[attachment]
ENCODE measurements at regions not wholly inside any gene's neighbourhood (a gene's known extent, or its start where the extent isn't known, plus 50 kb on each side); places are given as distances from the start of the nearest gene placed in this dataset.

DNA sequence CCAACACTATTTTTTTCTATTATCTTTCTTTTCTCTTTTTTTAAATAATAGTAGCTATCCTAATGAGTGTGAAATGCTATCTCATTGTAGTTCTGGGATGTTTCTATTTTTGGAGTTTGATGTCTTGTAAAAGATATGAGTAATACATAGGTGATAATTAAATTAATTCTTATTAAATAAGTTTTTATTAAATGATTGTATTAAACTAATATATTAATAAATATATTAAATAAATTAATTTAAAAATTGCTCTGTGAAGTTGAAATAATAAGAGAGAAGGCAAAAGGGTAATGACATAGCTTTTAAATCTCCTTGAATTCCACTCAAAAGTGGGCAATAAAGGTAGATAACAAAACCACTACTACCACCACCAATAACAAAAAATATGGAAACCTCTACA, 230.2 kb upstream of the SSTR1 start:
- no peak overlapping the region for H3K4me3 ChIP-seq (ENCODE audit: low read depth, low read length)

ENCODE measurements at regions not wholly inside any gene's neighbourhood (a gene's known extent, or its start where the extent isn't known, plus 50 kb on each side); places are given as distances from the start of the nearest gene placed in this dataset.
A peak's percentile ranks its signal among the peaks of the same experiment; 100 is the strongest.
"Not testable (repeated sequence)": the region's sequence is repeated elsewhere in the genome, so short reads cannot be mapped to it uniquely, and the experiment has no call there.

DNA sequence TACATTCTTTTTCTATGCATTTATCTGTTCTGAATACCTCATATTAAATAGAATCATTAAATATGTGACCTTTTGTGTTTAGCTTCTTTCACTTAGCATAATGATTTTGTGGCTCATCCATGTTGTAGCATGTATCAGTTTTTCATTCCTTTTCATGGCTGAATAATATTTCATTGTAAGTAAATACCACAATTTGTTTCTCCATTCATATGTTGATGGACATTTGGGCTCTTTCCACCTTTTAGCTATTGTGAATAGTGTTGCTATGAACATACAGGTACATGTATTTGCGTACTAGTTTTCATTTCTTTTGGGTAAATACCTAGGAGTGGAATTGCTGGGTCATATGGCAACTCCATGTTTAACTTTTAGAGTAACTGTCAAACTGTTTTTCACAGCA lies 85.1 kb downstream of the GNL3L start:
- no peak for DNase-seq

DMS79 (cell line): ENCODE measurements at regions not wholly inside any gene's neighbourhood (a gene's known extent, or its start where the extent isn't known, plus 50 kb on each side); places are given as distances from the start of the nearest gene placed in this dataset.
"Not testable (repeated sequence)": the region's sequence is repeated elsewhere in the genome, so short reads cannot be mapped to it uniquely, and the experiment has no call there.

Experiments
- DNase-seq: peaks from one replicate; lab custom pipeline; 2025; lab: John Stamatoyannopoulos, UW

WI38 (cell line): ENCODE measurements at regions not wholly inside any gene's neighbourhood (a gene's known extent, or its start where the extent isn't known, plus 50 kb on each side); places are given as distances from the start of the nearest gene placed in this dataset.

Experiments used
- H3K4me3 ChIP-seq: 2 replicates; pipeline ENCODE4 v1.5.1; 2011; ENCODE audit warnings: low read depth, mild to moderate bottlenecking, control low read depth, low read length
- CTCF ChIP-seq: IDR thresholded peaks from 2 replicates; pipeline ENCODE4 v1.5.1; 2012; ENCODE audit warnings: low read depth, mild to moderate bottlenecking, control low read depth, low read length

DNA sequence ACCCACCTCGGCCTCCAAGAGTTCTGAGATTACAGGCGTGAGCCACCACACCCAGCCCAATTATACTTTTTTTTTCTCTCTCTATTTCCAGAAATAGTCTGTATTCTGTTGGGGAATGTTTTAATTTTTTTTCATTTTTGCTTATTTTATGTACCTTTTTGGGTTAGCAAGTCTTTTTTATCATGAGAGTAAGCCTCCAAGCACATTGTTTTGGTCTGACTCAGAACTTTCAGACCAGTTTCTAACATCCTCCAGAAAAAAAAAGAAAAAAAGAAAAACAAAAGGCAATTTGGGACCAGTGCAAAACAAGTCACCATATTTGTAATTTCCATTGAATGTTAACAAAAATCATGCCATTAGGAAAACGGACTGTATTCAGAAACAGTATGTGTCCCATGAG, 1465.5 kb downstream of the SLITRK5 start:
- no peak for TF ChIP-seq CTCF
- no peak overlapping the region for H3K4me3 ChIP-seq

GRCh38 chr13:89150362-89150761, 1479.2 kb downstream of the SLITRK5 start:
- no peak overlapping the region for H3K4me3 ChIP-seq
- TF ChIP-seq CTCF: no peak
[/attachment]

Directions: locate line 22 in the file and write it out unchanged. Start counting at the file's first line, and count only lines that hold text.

- TF ChIP-seq CTCF: no peak